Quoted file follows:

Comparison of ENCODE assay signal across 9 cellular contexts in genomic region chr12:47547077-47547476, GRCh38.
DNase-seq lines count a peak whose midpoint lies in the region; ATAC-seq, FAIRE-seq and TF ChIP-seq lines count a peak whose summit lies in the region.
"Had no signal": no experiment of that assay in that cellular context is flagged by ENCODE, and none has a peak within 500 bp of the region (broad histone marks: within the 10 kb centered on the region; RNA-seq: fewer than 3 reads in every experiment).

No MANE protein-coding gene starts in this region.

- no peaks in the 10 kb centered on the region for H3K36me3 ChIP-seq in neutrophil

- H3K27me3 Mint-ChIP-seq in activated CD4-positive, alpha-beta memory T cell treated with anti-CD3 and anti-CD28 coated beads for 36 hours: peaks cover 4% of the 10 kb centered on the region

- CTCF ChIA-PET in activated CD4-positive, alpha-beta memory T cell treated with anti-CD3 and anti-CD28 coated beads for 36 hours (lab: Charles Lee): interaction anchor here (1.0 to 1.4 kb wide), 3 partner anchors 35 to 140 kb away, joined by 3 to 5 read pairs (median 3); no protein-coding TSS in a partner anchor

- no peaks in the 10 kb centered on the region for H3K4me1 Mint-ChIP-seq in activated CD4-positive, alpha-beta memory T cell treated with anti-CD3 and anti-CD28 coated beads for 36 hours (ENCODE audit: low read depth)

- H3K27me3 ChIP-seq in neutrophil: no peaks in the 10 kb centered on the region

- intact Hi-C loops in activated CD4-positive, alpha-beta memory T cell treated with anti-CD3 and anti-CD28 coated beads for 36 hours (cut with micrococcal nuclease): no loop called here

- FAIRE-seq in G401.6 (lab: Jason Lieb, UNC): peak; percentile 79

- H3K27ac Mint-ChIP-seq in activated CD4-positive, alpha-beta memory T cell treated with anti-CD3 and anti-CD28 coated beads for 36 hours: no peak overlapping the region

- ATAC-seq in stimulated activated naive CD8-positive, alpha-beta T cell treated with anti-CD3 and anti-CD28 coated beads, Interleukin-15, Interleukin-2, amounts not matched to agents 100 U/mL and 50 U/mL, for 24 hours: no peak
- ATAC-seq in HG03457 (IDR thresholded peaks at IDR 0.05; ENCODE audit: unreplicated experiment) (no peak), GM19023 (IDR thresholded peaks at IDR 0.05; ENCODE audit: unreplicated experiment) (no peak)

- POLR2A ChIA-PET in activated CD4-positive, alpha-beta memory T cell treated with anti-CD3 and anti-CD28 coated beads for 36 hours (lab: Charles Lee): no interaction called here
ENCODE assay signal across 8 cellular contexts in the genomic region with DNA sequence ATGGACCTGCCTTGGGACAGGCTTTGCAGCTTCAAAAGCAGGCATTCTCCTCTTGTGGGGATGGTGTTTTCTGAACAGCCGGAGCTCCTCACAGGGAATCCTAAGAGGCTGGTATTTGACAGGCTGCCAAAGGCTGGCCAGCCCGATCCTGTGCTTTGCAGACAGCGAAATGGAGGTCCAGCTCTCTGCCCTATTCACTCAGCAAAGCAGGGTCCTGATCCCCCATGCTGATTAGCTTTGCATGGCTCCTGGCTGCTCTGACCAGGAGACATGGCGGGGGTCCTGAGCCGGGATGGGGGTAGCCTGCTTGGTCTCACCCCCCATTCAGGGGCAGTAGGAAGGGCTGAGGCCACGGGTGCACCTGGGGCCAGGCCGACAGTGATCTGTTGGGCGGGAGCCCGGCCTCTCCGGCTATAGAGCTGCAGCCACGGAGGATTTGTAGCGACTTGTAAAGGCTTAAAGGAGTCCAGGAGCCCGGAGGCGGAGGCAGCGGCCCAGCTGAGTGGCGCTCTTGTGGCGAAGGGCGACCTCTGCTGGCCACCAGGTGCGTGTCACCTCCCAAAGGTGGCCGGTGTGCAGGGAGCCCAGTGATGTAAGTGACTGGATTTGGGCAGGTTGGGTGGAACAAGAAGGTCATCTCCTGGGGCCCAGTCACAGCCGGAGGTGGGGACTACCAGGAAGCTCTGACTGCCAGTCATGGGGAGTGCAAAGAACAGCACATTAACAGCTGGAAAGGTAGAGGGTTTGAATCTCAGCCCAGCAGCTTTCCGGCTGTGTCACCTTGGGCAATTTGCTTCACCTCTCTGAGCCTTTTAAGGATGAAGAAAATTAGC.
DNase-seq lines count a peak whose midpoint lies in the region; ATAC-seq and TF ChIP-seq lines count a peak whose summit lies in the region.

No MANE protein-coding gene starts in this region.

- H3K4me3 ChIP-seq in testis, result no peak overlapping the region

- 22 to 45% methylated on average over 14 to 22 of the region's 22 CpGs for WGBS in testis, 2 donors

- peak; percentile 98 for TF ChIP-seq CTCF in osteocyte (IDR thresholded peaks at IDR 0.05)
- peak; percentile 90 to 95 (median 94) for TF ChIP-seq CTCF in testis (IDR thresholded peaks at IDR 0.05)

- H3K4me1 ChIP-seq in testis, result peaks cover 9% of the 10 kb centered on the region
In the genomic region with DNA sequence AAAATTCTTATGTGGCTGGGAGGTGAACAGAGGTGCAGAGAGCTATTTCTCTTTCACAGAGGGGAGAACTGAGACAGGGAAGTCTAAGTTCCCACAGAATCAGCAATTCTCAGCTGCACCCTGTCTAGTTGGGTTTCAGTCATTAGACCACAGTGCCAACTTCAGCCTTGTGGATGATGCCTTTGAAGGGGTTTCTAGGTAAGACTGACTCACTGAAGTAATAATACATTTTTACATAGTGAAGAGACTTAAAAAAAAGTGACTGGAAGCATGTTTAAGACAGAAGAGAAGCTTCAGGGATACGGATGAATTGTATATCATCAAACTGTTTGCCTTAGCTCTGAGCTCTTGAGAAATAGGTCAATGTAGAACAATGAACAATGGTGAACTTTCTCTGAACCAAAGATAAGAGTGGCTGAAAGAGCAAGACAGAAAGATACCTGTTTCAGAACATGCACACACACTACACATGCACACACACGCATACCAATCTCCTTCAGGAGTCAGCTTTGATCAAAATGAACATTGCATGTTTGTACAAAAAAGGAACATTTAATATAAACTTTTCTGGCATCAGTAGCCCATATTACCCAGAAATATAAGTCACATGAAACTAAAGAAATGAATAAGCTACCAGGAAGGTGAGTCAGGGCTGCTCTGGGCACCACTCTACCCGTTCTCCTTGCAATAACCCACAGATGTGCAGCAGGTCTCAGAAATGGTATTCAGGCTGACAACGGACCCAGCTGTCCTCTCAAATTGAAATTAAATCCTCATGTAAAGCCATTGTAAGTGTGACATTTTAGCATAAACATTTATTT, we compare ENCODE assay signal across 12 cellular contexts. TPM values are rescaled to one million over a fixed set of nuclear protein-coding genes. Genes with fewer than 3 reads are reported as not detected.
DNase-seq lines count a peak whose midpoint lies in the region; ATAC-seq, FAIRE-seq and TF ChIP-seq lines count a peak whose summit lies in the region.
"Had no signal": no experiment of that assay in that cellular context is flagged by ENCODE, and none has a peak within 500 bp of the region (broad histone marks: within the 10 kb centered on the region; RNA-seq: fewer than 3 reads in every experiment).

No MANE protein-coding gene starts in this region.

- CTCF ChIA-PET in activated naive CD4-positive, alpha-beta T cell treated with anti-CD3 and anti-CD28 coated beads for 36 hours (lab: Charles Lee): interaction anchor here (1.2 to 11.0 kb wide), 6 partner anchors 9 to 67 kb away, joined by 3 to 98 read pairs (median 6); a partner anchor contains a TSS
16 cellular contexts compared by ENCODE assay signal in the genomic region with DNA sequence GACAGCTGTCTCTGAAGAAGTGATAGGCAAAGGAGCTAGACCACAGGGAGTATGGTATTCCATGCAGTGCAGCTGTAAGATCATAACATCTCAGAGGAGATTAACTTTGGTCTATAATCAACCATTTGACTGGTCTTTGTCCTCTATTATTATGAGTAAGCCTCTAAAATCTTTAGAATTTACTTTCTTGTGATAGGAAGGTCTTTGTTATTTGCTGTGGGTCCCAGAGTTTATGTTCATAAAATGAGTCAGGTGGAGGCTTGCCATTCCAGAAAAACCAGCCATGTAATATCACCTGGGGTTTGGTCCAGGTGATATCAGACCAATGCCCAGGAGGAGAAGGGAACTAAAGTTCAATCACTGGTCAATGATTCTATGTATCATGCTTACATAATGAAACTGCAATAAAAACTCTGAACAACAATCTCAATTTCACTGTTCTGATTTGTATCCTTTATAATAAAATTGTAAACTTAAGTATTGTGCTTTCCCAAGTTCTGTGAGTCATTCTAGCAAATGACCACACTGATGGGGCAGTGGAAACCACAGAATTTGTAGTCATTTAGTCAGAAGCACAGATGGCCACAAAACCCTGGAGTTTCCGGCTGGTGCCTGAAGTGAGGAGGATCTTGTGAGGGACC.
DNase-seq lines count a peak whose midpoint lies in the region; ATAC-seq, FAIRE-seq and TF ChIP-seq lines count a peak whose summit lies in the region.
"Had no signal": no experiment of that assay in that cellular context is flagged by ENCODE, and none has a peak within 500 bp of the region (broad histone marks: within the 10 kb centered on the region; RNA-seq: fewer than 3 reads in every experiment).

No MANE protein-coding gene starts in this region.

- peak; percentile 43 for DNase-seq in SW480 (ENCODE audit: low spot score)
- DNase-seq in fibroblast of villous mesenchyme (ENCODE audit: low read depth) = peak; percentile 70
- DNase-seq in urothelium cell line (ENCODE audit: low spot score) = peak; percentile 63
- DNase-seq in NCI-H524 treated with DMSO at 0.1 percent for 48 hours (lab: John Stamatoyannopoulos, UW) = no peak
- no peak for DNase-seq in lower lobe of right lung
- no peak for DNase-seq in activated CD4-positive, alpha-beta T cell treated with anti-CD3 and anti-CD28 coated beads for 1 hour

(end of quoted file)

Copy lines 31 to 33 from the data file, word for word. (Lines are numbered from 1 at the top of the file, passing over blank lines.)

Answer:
"Had no signal": no experiment of that assay in that cellular context is flagged by ENCODE, and none has a peak within 500 bp of the region (broad histone marks: within the 10 kb centered on the region; RNA-seq: fewer than 3 reads in every experiment).

No MANE protein-coding gene starts in this region.

- peak; percentile 43 for DNase-seq in SW480 (ENCODE audit: low spot score)